Enticing your dog to get active with a walk around the block or a game of fetch is a no-brainer, and a fairly common pet health practice. But when it comes to cats, most people don’t realize the value of exercise. Many veterinarians recommend cat workouts to keep cats healthy well into his old age. And though a cat won’t exercise as readily as a dog will, there are a few strategies that will help you keep your cat active and mobile. Try these 10 cat exercise tips:
1. Pair up exercise partners.
Since a cat won’t respond to your requests to play as easily as a dog might, Jean Hofve, DVM, former editor-in-chief of the Journal of the American Holistic Veterinary Medical Association and current president of the Rocky Mountain Holistic Veterinary Medical Association, has a simple solution to ensure that felines get their needed cat exercise: Start with two cats. “A pair of cats who get along well will get plenty of exercise through their own wrestling and chasing games. I have a pair of 8-year-old brothers who still play like kittens!” says Dr. Hofve, adding that it’s better to get two cats at the same time than to introduce a second cat later on.
2. Try a cat tower.
The multi-tiered “cat towers” sold online and in pet stores are another good way to ensure that your cat will have plenty of places to play and areas to climb for a good cat workout. Susan Nelson, DVM, an assistant professor of clinical sciences at Kansas State University's College of Veterinary Medicine, suggests placing small treats in different parts of the tower to encourage climbing and playing.
3. Keep plenty of toys around.
Because cats tend to keep to themselves much more than dogs, the best strategy for cat workouts is to give them plenty of options in the form of toys. And these don’t have to be expensive toys from the pet store, either. Dr. Nelson says that yarn, rope, ping pong balls, empty spools, and pens are just a few of the everyday household objects that you can use as toys to encourage cat exercise.
4. Create a hockey rink.
To make things even more interactive and fun, Nelson advises putting a ball in a large cardboard box or the bathtub to create an instant “hockey rink” for your cat. As the ball goes flying off the walls (and the cat goes flying after it), you’ll get some laughs and your cat will get some much-needed exercise.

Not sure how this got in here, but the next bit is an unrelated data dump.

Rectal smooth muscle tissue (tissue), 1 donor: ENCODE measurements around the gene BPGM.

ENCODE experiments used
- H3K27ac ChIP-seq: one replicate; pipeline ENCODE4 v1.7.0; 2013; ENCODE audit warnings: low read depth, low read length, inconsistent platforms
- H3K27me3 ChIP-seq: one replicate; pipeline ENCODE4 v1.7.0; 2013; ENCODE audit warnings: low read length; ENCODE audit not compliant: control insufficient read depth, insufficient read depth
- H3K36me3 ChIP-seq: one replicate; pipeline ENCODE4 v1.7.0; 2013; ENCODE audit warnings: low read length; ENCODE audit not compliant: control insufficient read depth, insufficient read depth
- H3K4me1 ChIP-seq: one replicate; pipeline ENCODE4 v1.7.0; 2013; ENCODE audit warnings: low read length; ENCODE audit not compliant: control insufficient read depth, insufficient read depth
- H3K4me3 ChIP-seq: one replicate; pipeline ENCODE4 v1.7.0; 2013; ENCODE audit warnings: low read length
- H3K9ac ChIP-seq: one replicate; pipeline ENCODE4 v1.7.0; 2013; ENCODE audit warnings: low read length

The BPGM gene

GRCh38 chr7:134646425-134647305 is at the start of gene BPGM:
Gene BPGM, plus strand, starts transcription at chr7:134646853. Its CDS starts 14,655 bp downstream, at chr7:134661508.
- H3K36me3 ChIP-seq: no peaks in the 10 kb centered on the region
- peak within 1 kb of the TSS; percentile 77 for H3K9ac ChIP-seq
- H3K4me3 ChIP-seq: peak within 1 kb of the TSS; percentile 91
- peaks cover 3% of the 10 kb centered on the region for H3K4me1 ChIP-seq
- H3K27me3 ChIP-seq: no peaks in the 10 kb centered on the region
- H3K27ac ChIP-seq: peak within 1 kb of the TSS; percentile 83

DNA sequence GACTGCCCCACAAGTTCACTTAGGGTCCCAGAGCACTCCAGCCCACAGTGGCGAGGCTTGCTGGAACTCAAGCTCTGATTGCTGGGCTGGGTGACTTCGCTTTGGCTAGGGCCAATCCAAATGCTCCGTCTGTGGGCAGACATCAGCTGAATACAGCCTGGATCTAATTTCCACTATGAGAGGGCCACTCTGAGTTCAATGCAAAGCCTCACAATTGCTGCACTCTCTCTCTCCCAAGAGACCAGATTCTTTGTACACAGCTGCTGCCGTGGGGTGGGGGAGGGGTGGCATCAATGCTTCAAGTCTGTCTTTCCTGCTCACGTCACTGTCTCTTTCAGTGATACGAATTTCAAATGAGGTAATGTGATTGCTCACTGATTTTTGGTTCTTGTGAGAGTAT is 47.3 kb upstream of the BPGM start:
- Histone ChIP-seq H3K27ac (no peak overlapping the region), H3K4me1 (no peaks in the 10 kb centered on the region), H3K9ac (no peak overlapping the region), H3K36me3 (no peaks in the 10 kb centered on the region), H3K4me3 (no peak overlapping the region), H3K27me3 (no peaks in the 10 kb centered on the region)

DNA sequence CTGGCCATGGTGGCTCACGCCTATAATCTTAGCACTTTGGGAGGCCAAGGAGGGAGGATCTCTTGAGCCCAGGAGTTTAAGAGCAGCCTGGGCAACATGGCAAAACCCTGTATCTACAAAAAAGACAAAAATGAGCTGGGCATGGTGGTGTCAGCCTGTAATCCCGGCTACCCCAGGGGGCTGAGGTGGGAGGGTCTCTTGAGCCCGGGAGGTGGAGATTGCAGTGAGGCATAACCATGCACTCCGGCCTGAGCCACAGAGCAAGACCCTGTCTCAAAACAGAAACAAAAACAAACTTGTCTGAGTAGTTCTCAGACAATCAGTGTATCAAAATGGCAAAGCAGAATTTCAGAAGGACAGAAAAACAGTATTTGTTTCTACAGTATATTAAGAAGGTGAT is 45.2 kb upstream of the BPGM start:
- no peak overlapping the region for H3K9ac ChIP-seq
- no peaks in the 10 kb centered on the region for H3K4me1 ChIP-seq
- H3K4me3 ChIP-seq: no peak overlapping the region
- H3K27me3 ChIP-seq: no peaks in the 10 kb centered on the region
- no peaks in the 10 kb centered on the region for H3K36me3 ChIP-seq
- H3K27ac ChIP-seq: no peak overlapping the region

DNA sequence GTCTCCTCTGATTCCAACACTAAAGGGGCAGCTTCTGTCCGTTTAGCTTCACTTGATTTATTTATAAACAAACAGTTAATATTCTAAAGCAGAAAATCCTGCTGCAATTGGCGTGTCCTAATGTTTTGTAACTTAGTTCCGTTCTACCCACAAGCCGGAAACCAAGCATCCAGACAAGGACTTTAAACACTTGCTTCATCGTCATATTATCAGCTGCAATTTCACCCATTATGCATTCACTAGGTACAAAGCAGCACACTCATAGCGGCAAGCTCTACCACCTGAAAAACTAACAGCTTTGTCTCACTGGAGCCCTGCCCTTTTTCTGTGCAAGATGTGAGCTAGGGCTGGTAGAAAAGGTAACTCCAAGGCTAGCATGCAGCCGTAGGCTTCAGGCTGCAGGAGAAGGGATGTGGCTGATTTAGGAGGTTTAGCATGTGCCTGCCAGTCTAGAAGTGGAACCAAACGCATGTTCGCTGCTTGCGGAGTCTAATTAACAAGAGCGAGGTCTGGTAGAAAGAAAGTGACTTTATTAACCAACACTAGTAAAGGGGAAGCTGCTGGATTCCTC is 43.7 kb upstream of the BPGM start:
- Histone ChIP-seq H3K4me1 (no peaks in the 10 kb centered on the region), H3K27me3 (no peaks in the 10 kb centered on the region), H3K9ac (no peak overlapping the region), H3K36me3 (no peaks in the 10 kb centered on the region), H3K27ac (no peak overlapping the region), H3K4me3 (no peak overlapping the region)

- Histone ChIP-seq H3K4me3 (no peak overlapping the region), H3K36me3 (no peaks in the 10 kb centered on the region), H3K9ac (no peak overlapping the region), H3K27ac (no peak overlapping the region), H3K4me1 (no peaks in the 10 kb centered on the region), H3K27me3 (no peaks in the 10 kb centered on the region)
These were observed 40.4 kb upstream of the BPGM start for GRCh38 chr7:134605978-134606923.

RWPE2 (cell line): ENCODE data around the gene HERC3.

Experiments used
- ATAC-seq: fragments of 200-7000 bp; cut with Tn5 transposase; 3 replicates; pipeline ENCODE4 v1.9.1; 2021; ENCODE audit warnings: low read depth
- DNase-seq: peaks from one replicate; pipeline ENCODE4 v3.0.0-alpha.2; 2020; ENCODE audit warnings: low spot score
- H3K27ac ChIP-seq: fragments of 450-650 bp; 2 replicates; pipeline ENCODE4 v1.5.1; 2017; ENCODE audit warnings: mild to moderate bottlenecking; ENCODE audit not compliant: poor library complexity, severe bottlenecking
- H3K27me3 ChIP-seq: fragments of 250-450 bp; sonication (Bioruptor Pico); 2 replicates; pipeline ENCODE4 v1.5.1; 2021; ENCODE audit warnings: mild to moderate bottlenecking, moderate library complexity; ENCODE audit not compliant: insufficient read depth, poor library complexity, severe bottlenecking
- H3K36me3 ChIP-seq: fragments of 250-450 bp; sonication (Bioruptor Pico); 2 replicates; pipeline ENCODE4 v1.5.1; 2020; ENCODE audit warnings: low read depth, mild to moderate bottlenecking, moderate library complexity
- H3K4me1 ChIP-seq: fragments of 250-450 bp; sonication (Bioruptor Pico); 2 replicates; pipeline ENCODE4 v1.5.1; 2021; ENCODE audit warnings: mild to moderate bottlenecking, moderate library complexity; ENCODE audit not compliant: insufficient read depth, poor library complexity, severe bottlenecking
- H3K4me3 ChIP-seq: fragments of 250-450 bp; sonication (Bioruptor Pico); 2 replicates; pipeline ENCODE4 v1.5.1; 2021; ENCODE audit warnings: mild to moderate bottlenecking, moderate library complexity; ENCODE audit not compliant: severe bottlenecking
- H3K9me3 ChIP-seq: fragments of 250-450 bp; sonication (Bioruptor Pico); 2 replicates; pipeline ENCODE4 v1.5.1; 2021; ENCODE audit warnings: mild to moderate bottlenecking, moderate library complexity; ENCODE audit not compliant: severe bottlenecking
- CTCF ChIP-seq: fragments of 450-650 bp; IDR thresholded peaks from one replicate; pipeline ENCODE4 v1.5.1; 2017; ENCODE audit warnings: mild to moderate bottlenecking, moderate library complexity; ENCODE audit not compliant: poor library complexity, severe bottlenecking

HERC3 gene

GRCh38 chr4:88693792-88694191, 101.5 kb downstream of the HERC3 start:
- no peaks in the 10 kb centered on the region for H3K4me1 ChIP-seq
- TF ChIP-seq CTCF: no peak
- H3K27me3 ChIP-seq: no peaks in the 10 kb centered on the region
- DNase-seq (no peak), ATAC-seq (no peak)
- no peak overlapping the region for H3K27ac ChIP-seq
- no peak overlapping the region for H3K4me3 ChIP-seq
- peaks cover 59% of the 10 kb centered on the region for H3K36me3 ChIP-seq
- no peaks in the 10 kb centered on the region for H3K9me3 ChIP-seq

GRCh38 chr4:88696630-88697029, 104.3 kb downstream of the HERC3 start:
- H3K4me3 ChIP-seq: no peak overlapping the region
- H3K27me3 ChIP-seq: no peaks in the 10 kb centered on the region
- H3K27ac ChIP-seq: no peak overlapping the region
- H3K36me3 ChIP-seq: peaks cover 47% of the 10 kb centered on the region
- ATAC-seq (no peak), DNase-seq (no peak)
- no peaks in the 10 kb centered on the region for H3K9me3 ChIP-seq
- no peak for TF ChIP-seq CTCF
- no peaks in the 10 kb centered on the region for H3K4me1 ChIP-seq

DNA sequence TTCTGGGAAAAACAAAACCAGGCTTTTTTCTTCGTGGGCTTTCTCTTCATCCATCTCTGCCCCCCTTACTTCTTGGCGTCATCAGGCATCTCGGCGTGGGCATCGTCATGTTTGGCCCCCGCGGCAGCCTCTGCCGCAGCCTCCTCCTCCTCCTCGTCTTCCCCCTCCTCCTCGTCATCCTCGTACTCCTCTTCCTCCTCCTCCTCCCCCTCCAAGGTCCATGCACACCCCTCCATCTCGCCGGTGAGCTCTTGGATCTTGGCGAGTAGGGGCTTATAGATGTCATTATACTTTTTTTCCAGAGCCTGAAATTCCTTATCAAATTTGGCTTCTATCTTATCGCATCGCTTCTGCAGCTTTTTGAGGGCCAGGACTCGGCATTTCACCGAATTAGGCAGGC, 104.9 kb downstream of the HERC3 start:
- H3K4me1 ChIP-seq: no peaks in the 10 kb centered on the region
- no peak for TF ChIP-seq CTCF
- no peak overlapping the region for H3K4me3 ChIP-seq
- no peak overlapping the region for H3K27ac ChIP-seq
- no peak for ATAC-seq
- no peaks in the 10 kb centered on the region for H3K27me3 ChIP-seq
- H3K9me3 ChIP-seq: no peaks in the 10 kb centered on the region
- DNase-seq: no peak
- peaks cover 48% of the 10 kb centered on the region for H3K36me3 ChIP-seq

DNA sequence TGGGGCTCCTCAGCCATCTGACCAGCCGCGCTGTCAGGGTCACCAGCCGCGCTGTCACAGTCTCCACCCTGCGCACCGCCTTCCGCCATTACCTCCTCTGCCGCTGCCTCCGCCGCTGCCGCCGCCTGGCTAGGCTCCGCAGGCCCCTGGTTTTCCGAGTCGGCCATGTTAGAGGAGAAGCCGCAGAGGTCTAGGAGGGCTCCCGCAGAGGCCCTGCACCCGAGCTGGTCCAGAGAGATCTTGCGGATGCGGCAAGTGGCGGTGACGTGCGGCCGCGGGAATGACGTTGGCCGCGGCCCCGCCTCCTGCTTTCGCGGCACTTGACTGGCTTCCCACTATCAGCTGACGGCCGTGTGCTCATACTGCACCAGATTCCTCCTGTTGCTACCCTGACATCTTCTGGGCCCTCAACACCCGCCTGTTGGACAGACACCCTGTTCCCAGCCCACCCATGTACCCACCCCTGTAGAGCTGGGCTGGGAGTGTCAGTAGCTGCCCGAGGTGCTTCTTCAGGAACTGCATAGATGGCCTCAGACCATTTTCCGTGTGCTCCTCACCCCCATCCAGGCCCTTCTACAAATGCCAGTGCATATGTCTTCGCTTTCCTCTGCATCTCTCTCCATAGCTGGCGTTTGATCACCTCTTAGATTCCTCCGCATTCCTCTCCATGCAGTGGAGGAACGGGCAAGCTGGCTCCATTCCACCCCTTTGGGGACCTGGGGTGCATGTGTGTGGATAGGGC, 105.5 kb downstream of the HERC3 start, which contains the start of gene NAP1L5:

5. Have fun with lasers.
Speaking of laughs, few things will entertain you more — or have your cat moving faster — than a laser pointer on the end of a pen or leveling tool. “Laser toys are often good entertainment, but follow it up with a real toy the cat can catch to avoid fixation and frustration over never being able to catch the light beam,” says Hofve.
6. Give your cat a wand.
For great cat exercise and a good follow-up to the laser, says Hofve, is one of the flexible wand-style toys with a feather, mouse, or other diversion on the far end. “Interactive play with a wand or fishing-pole type toy is fabulous exercise, usually quite funny, and extremely satisfying for the big hunter in your little cat,” says Hofve. “You can make it more challenging by running the toy up and over the sofa or up and down stairs to increase the exercise intensity.”
7. Use catnip wisely.
Catnip is a useful tool for getting your cat to exercise, but Hofve says it’s best to use it only in the proper situations. “Remember that not all cats respond to catnip, and of those that do, a few will become aggressive from catnip,” she says. “Also, never give catnip before a stressful event, such as a trip to the vet. Your vet will thank you!”
8. Tempt your cat with treats.
Cori Gross, DVM, a VPI Pet Insurance field veterinarian near Seattle, says that you can always count on cats responding to treats, so she advises putting treats in different parts of the house to give her something to search for. Also, try a puzzle toy, which is a pet toy that your cat will have to knock around in order to get the treat. “You can make your own by taping together the top and bottom of a small box, cutting a small hole in the side, and placing a few treats inside,” says Dr. Gross. “The cat will have to bat and knock the toy around quite a bit before the treats will fall out.”
9. Get your cat on a treadmill.
Believe it or not, you can actually teach your cat to run on a treadmill for exercise, says Hofve. “It’s best to start when they are young, have lots of energy to burn, and are easy to entice with a toy,” she says. “Also, on the treadmill the cat should always be supervised.”
10. Go outside. Finally, with the proper training and the right equipment, you can entice your cat to walk with a leash and a harness outside just like dogs do. “Leash-walking is great if you can get your cat to tolerate the harness and lead,” says Hofve. “Make sure the harness fits properly and can’t be wriggled out of. Young cats are easier to train, but in all cases it takes patience and perseverance.”